For our inaugural Safety Sunday quick tip, I thought we would start with one of the most important tips brought up in our Labor Day Safety article. In the immortal words of Norm Abrahm, “there is no more important safety rule than to wear these (tap-tap) safety glasses.”
In all honesty, I don’t always remember or follow that advice. There have been plenty of times, I have thought about going and grabbing them, but then simply go – Ahhh, this will only take a second. In more cases than I care to remember, that second has cost my 5 or minutes of cussing my stupidity as I try to wash out the drywall dust / popcorn texture or sawdust from my eyes. Oops
- A – Does anyone really like these, as they are uncomfortable and do not protect from outdoor UV light? Some good points are that they do have side guards, breathable, work well inside, are OSHA approved*, and lightweight. I keep a pair handy, for the guy that shows up without his
- B – While they may look like cheap sunglasses (ok they are), they are also approved by OSHA*, work well outside and look a lot better than the pair above.
- C – My favorite – Oakley M-Frame’s for the wrap around protection, fit & outside protection. The only two issues, they are not great in low light situations & they are not OSHA approved.
- D – Military Version Oakley’s – suweet… They are OSHA approved*, have multiple lenses & a band to prevent them from following off, what isn’t there to love? Ahhh yes, I only have one pair & if you are not in the military, or have a friend that gives you a pair for Christmas – you are out of luck. Purchasing them off a third party can and will land a few people in trouble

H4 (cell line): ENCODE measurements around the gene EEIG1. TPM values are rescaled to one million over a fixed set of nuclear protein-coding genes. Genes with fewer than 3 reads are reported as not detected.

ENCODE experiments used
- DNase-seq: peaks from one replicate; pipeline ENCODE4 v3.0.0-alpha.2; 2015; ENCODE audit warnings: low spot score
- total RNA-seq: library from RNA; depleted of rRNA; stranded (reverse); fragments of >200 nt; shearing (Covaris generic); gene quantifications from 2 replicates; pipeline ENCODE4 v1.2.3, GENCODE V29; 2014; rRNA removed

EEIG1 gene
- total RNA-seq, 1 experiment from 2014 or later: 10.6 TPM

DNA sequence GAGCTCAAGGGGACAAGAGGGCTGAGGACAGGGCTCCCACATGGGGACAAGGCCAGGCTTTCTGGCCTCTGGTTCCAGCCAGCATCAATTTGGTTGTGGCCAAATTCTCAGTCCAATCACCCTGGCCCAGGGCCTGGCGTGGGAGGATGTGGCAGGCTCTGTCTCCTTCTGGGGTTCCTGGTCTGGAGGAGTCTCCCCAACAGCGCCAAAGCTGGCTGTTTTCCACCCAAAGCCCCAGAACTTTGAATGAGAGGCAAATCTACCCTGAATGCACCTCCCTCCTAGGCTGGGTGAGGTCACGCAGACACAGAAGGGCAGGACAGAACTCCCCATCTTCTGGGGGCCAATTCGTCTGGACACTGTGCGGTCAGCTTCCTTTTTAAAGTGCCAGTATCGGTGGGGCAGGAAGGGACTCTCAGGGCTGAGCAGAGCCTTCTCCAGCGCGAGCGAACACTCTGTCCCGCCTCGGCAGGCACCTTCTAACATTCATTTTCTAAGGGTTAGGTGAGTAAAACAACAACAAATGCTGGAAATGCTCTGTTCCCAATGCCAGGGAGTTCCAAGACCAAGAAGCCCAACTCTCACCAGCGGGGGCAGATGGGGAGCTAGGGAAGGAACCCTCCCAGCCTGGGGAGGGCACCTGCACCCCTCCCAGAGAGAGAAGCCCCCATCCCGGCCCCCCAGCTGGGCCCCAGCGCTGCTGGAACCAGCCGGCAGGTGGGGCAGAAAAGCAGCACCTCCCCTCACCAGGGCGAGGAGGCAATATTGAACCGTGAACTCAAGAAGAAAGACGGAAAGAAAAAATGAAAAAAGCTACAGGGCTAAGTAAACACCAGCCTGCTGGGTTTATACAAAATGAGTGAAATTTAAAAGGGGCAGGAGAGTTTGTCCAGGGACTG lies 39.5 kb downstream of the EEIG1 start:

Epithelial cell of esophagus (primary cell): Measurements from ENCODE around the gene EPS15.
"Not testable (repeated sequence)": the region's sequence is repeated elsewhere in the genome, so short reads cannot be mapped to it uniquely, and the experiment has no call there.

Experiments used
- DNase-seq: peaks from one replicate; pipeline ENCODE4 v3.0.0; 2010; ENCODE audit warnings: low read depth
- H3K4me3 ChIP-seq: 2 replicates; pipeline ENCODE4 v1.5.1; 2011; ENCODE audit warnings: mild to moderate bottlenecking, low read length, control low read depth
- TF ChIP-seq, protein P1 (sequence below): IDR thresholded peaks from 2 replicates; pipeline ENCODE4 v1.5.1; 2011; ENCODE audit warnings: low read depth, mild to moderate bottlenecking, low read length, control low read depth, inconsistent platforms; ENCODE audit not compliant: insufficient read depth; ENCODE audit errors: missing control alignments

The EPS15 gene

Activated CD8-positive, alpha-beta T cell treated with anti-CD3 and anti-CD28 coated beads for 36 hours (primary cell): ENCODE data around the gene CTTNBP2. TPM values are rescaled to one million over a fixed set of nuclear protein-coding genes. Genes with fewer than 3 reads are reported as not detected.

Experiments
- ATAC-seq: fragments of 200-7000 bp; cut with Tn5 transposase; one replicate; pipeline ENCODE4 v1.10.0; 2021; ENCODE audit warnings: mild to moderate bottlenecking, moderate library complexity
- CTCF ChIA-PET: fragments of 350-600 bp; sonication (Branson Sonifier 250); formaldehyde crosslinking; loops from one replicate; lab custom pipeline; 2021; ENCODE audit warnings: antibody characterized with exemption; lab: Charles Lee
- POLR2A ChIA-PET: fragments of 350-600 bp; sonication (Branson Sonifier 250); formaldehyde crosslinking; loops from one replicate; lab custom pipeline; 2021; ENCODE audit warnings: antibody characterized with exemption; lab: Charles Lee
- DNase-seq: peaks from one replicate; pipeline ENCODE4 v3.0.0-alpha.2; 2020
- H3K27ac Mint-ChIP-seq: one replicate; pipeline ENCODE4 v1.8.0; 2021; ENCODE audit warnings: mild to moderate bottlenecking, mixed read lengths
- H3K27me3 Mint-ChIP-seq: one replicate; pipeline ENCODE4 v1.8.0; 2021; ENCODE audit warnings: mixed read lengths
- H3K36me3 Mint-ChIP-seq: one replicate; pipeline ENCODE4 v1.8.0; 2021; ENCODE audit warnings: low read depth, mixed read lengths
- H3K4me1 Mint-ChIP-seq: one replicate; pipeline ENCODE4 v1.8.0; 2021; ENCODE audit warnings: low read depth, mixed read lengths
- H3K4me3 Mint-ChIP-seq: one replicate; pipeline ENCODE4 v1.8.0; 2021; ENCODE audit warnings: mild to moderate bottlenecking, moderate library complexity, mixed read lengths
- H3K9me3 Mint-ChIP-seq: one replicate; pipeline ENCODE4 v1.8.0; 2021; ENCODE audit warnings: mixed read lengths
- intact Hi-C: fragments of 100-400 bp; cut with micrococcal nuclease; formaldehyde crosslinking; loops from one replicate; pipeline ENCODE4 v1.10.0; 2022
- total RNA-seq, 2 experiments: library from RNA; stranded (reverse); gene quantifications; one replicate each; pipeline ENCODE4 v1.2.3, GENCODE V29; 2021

- Pretty simple, take that extra second and put them on, whether you are working under the car, mowing the lawn, or cutting something.
- Wear the proper glasses, goggles or full face mask for the work you are doing
- * OSHA approved – while not necessary for homeowners, it allows one to know that the glasses will handle a certain level of impacts, etc… If they are approved you will see a Z87 imprinted on the frames or lens.
Worst case – something gets in your eye:
- The first thing is to remain calm so you do not turn a bad situation worse
- While using a power tool, release the trigger & pressure on the tool – wait till it stops
- If you are on a ladder, don’t jerk or take your hand off the ladder – slowly feel your way back down the ladder
- If you are using chemicals – make sure you know what you need to do beforehand to take care of any accidental splashes (oh, and goggles would probably be better)
- Sawdust, drywall, etc… in the eye – rinse the eye out & don’t rub it
- Metal sliver, wood splinter — Do not try to remove it, cover the eye with a small paper cup, bandage & tape it there, close & cover the other eye to prevent the injured one from moving around & doing more damage – go see a doctor
Proper Care & Maintenance:
- Clean glasses regularly with mild soap and water
- To prevent scratching wash the lenses off first with water before wiping to prevent scratching
- Safety glasses should be stored in a clean dust-proof case and not just thrown on top of the dashboard
- If the frames get bent or if the lenses get scratched or pitted enough to impair vision – they should be replaced immediately
Additional Info & Web Sites
We hoped you enjoyed the inaugural article for Safety Sunday and as always, we welcome your comments, thoughts & idea’s for future articles.